Use the information in the Date and Time columns to locate the events that were logged for MsiInstaller during the time that you could not complete the Zune software installation.

Are you kidding me?  When "I" could not complete the installation?!  It's the Zune installer that couldn't complete the installation, and somehow I'm getting blamed.  The copy should read more like "during the time when the Zune software installation failed."  Microsoft really needs to work on Zune software installation experience and try to keep from blaming users for their software problems in help documentation.  I'm going to work on installing it again tomorrow, even though it really doesn't deserve another chance.

Zune Filling Stations

A recent article on the Register indicates that Microsoft may be working on Zune Filling Stations that will allow Zune owners to wirelessly download music to their Zune for free.  This concept is pretty similar to the idea I wrote about shortly after the Zune launched.  I'm eager to see how they actually implement this concept. If done well, this could be a very good thing for the Zune.

Microsoft wants Wi-Fi 'filling stations' for Zune II (The Register via Gizmodo)

10 Product Design Failures of the Zune, and 10 product design lessons

First let me disclose that I’m a happy iPod owner, and I’ve never touched a Zune, so if either of those facts are a problem for you just stop reading and continue with your day. My main reason for writing this is that it annoys me to no end when companies release lousy products, and it infuriates me when the company has absolutely no excuse. The Zune is lame, and it’s created by Microsoft, one of the richest companies in the world with some of the best minds in the world. Building a portable audio player isn’t rocket science, but it does take, for lack of a better word, empathy and some understanding of customer’s values. With the Zune, Microsoft has demonstrated that it has neither.

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Zune Sharing Stations


Microsoft is heavily pushing Zune's wireless song sharing capabilities, with the tagline "Welcome to the Social." But until tons of people buy a Zune, "the Social" is going to be pretty lonely, which I think is actually the opposite of social. Microsoft would be wise to address this problem head-on by setting up Zune sharing stations that would allow users to connect to virtual (or actual) Zunes with tens of thousands of songs. Best of all, such a sharing station would also bring Zune owners together. The stations could be in malls or stores, and could have the Zune, Zune Accessories and staff that could give demos and answer questions. Plus everyone would love the free music, even if it's only good for 3 plays or whatever. Also, it would be really cool if the names of the Zunes at the sharing stations were the development team of the Zune and reflected each of their music tastes. Such a gimmick would be a great way to foster a "cult of Zune." Ok, I figured out what they could call the sharing stations: Zune Zones. Durr...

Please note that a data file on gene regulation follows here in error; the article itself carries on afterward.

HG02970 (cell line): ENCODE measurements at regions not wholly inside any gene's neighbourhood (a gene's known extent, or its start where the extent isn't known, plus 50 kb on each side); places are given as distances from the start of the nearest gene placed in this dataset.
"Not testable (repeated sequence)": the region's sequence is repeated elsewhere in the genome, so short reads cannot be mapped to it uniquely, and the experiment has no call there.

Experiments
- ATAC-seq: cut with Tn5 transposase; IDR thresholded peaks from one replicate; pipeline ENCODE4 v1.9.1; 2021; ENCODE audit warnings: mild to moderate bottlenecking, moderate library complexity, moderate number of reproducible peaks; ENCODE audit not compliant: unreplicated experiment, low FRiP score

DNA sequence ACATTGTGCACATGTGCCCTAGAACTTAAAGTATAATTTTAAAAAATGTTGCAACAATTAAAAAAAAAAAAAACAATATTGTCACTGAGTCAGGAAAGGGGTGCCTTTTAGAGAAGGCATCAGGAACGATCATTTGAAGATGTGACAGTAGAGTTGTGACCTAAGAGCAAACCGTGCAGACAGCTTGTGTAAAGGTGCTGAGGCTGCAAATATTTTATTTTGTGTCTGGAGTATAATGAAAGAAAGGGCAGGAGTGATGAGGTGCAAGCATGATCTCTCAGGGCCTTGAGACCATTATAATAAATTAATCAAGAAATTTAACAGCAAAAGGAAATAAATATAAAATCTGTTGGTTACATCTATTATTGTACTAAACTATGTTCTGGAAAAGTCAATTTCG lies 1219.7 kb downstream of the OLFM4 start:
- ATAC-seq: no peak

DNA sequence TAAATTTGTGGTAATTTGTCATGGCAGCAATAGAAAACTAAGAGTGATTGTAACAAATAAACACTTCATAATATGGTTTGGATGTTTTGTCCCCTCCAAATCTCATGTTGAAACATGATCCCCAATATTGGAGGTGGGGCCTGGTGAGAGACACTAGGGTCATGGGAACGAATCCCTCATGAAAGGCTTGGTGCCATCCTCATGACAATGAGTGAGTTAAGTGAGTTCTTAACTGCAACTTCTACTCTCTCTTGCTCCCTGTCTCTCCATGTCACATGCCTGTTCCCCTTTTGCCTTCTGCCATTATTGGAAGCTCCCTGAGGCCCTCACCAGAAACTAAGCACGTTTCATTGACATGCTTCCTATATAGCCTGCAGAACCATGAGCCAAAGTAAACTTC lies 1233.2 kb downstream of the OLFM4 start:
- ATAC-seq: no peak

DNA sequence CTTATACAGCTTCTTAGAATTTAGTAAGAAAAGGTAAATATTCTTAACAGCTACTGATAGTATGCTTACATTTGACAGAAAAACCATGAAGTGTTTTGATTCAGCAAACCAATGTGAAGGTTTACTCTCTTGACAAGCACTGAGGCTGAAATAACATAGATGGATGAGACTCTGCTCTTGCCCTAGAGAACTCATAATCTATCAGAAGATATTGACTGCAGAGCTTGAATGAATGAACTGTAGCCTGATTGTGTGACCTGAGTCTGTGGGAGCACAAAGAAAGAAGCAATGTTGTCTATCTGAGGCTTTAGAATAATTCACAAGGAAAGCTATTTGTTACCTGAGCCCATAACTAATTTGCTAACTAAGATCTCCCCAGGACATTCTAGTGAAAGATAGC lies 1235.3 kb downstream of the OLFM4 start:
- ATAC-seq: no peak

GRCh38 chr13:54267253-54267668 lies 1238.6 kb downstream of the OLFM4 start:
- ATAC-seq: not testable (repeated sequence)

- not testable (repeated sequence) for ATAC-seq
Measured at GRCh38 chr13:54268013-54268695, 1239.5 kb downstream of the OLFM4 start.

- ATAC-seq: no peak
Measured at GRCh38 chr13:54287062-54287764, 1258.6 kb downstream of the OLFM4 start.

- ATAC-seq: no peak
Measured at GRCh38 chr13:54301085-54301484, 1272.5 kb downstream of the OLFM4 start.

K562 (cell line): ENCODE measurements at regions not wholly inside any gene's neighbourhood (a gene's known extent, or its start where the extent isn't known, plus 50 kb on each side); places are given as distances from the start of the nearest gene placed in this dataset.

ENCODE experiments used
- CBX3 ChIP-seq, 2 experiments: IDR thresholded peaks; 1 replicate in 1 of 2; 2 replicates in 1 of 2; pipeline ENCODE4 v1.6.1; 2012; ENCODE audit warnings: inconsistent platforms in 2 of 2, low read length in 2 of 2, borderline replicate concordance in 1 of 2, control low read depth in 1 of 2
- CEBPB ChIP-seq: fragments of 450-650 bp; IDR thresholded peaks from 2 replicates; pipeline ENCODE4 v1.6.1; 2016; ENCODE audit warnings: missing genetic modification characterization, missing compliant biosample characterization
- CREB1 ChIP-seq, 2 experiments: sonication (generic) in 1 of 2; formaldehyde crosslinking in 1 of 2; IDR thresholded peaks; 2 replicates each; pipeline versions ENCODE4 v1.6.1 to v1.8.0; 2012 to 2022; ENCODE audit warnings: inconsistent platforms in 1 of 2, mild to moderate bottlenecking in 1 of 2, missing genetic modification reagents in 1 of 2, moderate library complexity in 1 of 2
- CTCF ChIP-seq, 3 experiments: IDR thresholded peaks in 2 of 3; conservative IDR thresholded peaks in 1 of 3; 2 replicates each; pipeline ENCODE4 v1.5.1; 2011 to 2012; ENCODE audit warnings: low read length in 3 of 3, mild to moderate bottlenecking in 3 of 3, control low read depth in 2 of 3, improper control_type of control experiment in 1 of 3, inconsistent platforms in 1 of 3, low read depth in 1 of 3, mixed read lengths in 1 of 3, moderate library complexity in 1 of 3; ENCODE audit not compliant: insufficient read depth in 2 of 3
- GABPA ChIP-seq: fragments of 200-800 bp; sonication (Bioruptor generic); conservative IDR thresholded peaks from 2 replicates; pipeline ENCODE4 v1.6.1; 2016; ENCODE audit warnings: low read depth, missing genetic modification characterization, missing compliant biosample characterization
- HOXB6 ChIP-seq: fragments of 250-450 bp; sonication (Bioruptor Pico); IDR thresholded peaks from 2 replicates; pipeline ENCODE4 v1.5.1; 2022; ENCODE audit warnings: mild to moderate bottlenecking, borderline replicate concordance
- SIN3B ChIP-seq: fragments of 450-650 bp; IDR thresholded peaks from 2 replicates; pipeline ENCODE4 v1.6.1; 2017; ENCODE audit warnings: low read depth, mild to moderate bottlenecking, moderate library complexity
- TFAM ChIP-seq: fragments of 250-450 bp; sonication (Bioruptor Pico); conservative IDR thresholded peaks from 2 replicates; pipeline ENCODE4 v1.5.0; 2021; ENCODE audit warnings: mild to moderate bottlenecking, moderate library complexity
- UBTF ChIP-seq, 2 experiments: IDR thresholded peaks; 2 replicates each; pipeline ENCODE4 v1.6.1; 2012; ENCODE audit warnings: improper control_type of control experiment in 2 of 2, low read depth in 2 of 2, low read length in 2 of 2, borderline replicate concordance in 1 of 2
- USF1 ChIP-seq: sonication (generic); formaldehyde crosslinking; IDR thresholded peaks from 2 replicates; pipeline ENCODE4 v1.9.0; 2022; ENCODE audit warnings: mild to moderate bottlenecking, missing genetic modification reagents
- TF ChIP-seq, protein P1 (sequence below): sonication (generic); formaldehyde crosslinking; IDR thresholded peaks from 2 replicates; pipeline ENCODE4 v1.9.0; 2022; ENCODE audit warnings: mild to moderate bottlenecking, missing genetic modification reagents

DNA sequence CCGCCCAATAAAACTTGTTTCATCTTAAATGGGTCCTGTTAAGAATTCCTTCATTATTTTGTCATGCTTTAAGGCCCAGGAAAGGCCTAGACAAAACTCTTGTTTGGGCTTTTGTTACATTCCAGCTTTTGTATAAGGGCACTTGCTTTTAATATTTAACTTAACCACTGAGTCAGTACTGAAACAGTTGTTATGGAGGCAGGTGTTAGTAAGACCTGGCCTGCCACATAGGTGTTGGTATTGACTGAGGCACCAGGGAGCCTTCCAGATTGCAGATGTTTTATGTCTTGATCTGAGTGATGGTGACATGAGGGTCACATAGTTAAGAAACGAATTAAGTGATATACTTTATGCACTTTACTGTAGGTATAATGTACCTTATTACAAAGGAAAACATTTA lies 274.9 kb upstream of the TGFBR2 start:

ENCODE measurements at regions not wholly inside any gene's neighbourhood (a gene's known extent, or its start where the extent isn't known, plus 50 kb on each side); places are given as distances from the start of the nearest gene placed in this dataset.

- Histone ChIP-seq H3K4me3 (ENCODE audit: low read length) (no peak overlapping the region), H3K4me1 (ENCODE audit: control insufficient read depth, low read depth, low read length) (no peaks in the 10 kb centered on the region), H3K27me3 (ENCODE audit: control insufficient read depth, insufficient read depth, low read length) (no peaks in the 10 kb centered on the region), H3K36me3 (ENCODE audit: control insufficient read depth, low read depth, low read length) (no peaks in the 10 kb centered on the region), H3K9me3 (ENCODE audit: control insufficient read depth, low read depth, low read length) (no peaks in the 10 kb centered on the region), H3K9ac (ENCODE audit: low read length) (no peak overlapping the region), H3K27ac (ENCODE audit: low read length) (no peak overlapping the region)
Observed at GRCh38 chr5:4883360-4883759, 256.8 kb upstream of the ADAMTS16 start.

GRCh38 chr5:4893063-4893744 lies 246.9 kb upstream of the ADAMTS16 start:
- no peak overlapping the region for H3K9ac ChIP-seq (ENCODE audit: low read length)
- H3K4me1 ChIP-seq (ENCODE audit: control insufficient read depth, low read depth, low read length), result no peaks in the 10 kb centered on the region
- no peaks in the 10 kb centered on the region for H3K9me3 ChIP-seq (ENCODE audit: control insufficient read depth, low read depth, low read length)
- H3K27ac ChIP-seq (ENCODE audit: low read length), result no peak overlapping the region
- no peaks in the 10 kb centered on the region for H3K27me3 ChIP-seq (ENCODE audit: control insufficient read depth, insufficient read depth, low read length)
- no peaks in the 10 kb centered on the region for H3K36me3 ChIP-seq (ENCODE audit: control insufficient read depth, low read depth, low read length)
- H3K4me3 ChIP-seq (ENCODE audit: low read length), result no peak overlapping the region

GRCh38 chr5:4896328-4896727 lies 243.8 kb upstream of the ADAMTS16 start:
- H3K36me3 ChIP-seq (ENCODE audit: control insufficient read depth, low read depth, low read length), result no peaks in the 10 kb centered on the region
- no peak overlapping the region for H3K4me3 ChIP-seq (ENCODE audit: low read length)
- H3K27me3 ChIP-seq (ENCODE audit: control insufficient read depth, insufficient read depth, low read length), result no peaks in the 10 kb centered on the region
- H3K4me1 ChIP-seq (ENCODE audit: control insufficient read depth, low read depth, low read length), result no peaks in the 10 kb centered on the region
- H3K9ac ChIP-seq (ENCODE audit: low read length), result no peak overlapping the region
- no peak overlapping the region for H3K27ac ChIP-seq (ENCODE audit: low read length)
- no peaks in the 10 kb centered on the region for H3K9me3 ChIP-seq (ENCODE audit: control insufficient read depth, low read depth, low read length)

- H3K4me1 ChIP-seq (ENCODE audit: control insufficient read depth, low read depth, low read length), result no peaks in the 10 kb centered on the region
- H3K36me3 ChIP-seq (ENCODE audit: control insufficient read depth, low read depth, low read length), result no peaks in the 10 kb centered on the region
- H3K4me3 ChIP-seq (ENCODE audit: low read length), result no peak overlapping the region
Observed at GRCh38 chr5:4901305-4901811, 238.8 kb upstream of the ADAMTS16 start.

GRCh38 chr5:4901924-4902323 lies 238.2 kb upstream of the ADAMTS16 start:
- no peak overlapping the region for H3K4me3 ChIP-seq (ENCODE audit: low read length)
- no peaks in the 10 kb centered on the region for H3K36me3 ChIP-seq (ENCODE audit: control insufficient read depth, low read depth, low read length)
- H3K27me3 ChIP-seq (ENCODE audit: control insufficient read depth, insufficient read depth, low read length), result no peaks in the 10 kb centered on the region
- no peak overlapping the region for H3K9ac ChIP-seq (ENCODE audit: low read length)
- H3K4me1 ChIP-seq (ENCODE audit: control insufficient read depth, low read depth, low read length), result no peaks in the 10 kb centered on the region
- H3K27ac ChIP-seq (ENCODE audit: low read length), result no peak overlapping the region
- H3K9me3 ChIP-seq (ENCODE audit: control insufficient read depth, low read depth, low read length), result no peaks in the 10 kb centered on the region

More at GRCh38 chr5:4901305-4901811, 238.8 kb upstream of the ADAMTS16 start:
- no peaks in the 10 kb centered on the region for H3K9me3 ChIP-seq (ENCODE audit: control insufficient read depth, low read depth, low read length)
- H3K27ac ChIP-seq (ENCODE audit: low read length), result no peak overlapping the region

Good ideas, gone lame: Zune's wireless

The Zune, Microsoft's answer to the iPod, has built-in wireless, a feature often dreamed of for the iPod. However, for now, Zune's wireless can only be used to share music with other Zunes. David Pogue sums up this problem perfectly:

Microsoft also faces what’s known as the Dilemma of the First Guy With a Telephone: Who you gonna call? The Zune will have to rack up some truly amazing sales before it’s easy to find sharing partners. Source

As if that wasn't bad enough, Microsoft has further crippled this feature by imposing Draconian playback limitations on songs transferred from Zune to Zune; the song is only good for 3 days or 3 plays (which ever comes first). Maybe if the limit were more like 10 days or plays, the restriction wouldn't be hopelessly frustrating. But what's really so surprising about Zune's wireless, is that it could be used for a number of other things that would not suffer from the "First Guy With a Telephone" dilemma. For instance, purchasing music over the internet, sharing music over the web, internet radio, wireless syncing, wireless connectivity to the XBOX 360, or wirelessly connecting to speakers.